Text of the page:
Hillary and youngest daughter, Susie, fishing on the Green River. Photo courtesy of Hillary Walrath.
By Hillary Walrath
“Mommy, tell me a real story from when you were a kid.”
Recently, my oldest daughter became obsessed with me telling stories before bed. I started with fairy tales of make-believe but one night I was tired and uninspired, so I went with a story about playing in the river in my backyard as a kid. For some reason, that story was her favorite and I am now required to tell her a new “real” story every night. What initially was a quick alternative to getting my kid to sleep around bedtime has become a nightly tradition that has allowed me to dig up treasured memories of my unique childhood and remind me to try my best to raise my children in a similar fashion.
Cheri Jones and kids with an elk she harvested. Photo courtesy Hillary Walrath.
Growing up, I took for granted the way I was raised and, quite honestly, resented it in my teen years. It’s only now, as a parent myself that I realize how truly amazing it was and try my hardest to give my children the same connection to wild things. I believe it’s where my passion for conservation started and I want to make sure my daughters share that same passion.
I shouldn’t be surprised at my daughter’s fascination, it’s the same reaction I get from most people when I explain that I grew up at a remote ranger station in northern Idaho, spending my summers at a lookout and the school year as usually the only girl in a one room school house. Our PE class included cross country skiing and firewood stacking and biology class was a trip behind the school to watch Chinook salmon spawn in Powell creek.
I had a mother who worked full-time for the Forest Service and a father who was a stay at home dad in the winter. The great Lochsa river flowed literally in my back yard. We would drive over 140 miles once a week to stock up on groceries and get out of our isolated community. You could find our small band of “wildlings” riding our bikes, playing in the creek or river, watching helicopters land at the helipad or building forts in the wilderness (usually unsupervised). It was not your typical upbringing, but one I will forever be grateful for.
Hillary multi-tasking as a shade for a snoozing kiddo and fishing. Photo courtesy of Hillary Walrath.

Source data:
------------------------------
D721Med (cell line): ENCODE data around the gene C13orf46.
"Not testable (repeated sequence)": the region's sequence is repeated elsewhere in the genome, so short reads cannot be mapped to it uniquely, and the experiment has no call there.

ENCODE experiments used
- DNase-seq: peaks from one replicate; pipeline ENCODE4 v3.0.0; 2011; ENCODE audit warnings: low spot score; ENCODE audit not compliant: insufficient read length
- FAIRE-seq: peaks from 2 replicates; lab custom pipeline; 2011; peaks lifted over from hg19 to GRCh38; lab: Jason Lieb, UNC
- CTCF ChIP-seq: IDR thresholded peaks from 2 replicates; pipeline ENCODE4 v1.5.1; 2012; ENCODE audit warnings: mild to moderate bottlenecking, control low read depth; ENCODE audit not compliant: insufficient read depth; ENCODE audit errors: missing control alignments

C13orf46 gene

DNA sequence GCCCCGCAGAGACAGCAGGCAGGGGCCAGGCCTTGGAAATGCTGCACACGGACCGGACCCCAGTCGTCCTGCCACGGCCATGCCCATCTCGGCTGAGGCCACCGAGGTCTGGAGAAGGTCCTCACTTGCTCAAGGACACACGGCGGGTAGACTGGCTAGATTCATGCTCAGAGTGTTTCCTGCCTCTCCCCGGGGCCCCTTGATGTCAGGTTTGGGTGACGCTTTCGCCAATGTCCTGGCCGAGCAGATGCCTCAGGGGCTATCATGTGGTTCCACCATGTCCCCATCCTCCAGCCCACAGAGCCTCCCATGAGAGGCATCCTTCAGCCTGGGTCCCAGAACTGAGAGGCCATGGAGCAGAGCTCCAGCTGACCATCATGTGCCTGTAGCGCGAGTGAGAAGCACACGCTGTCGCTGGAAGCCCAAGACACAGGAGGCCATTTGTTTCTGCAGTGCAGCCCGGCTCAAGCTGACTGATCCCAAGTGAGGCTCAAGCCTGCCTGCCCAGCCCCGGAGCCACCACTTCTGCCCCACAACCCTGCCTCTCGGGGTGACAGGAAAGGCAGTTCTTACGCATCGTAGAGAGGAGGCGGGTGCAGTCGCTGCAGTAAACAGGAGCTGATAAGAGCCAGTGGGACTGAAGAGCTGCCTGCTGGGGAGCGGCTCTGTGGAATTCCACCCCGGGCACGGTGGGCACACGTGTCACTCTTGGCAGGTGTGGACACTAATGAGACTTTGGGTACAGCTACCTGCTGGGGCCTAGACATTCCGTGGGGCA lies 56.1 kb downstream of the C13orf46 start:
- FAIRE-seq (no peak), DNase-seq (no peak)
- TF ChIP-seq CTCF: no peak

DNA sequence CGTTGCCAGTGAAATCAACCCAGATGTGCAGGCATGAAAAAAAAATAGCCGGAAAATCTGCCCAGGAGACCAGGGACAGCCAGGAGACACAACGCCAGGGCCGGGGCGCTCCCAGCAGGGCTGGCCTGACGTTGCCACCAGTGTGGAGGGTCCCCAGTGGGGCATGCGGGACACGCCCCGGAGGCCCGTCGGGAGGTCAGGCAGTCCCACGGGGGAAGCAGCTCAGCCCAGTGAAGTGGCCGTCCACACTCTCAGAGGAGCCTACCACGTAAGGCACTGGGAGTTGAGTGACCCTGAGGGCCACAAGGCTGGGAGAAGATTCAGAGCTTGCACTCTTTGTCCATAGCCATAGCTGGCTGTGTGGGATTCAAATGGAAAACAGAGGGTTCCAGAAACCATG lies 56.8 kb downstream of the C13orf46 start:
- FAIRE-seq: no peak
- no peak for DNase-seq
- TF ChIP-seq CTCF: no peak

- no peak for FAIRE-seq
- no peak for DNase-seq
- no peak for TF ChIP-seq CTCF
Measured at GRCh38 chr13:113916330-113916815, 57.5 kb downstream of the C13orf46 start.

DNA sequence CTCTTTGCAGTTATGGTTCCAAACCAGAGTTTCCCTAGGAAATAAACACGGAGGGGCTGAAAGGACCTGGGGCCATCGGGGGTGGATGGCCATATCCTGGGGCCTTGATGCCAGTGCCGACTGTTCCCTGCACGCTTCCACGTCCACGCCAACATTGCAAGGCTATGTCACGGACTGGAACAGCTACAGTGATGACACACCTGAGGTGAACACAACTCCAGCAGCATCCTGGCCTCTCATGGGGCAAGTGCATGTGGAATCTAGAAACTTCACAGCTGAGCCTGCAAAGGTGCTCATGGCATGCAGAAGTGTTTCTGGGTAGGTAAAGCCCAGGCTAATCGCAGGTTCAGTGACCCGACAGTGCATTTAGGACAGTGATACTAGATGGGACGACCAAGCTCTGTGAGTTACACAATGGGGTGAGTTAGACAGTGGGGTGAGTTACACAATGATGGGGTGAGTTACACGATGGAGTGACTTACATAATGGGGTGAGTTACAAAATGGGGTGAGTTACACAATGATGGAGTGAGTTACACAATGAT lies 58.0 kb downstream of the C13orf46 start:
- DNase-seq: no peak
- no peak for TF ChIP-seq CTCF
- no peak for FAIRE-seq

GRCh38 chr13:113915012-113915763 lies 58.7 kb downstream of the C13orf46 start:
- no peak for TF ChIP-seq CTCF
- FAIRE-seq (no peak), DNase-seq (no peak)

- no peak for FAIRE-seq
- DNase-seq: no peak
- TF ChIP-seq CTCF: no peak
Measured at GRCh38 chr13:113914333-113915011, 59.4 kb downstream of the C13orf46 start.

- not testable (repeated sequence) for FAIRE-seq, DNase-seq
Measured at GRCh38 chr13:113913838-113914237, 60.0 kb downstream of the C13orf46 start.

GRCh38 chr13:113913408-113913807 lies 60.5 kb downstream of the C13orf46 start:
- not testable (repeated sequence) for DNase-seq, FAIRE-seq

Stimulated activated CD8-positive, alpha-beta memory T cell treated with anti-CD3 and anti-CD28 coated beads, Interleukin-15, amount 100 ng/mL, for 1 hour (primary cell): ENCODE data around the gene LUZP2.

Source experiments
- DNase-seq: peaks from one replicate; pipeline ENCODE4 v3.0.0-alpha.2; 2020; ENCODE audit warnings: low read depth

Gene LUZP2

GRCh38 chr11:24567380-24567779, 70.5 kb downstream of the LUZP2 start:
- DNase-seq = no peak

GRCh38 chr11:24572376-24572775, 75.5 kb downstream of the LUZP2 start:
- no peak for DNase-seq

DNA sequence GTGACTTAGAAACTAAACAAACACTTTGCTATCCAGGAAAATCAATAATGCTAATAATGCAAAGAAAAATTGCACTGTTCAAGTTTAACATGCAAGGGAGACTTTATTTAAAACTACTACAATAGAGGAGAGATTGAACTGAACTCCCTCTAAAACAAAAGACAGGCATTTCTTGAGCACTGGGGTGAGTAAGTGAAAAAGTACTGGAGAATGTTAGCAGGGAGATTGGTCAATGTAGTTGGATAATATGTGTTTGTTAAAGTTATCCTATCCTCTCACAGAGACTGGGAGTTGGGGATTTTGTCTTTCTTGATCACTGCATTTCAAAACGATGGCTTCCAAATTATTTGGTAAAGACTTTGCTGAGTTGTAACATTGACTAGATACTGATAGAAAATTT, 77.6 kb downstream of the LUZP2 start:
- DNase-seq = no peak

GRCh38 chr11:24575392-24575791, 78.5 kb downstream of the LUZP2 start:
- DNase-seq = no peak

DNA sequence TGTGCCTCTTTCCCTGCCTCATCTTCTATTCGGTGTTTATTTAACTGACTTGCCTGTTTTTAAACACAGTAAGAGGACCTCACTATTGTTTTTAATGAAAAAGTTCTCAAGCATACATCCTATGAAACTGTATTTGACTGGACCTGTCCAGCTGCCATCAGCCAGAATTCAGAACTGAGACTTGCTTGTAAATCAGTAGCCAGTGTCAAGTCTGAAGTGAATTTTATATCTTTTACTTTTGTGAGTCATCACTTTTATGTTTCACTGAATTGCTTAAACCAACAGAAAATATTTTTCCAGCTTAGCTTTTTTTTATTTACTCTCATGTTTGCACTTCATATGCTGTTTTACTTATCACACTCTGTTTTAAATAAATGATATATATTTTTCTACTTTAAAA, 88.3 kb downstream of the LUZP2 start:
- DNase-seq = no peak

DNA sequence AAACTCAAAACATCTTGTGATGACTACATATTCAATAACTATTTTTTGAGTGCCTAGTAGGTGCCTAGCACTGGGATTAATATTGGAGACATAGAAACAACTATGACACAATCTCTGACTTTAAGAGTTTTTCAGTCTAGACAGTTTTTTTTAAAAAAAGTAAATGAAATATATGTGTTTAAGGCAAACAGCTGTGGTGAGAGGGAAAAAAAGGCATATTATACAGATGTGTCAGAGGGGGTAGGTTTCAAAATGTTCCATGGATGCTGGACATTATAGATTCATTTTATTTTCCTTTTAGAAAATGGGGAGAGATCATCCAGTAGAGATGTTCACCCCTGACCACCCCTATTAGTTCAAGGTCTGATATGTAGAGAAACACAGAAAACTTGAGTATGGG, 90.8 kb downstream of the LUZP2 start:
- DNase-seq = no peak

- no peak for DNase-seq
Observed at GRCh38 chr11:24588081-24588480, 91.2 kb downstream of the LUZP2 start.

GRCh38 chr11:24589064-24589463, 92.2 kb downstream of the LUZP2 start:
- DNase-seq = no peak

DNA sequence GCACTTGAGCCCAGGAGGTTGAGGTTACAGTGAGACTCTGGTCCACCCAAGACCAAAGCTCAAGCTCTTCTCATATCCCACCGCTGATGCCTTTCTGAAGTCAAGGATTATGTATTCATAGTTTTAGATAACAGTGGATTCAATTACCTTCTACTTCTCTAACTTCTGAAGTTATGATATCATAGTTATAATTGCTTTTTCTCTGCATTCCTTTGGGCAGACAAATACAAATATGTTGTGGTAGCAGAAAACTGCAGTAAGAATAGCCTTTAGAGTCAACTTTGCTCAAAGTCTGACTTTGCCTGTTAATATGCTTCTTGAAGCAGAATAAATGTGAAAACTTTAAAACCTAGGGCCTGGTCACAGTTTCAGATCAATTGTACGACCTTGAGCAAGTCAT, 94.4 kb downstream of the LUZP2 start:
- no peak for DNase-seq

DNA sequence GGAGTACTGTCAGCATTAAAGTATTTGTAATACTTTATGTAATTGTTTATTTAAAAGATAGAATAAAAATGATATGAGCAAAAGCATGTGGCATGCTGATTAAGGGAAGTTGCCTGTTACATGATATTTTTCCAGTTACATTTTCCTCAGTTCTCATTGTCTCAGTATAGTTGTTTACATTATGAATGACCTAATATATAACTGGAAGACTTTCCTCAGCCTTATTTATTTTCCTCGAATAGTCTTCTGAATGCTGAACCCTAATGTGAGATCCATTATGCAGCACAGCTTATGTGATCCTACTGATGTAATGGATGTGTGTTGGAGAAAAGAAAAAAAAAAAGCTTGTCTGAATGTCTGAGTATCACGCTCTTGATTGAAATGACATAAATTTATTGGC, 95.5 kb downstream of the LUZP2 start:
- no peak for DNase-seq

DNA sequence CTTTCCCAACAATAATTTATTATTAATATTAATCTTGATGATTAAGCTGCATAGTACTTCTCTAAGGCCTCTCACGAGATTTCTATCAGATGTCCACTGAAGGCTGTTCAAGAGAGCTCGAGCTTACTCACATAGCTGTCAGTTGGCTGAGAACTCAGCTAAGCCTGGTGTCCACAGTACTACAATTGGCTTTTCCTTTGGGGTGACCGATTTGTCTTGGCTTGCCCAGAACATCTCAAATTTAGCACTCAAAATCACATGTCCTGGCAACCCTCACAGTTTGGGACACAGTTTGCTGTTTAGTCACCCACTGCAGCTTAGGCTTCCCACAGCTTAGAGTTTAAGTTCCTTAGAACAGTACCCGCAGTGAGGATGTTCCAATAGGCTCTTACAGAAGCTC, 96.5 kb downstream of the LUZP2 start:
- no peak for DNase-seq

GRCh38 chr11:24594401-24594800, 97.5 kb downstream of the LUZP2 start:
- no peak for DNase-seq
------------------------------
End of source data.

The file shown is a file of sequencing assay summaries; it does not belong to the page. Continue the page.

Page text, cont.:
Sometimes I struggle with the fact that I cannot raise my girls like that. We live in town and must drive a bit to escape it. I worry that my girls won’t have the same passion for wild places and creatures like I do. But I think back on what really shaped me as a conservationist, and I don’t think it was completely where I was raised, but rather how.
My mother showed me it was ok to be a woman in a man’s world, but you must be willing to work just as hard. My father taught me that I could hunt, fish and do anything I wanted- being a girl didn’t matter. I still think he was prouder of me the day I was the only student in my class to get 100 percent on my hunter’s safety test than the day I graduated college. Both my parents always encouraged me to pursue my passion, which even at an early age was clearly wildlife biology and conservation.
So, even though I can’t raise my girls exactly how I was, I believe their father and I can instill the same values and try hard to do so. It isn’t the easy route. Getting out and enjoying nature with children requires more logistics, preparation and compromise. But it is worth every extra ounce of effort.
Our daughter who was packed along fishing and hunting the first months of her life, now lets us know when it’s been “too long” since we last went fishing (which is usually less than a week). Our youngest is showing those same inclinations when the first thing she wants to do in the morning is get on her shoes and go outside. I hope that these adventures and lessons ignite that passion for nature and how important it is to protect it. I also hope that one day they can recall these adventures to their children at bedtime and pass it on.
Hillary Walrath is the salinity control coordinator for the Henry’s Fork of the Green River. She lives and works in Wyoming.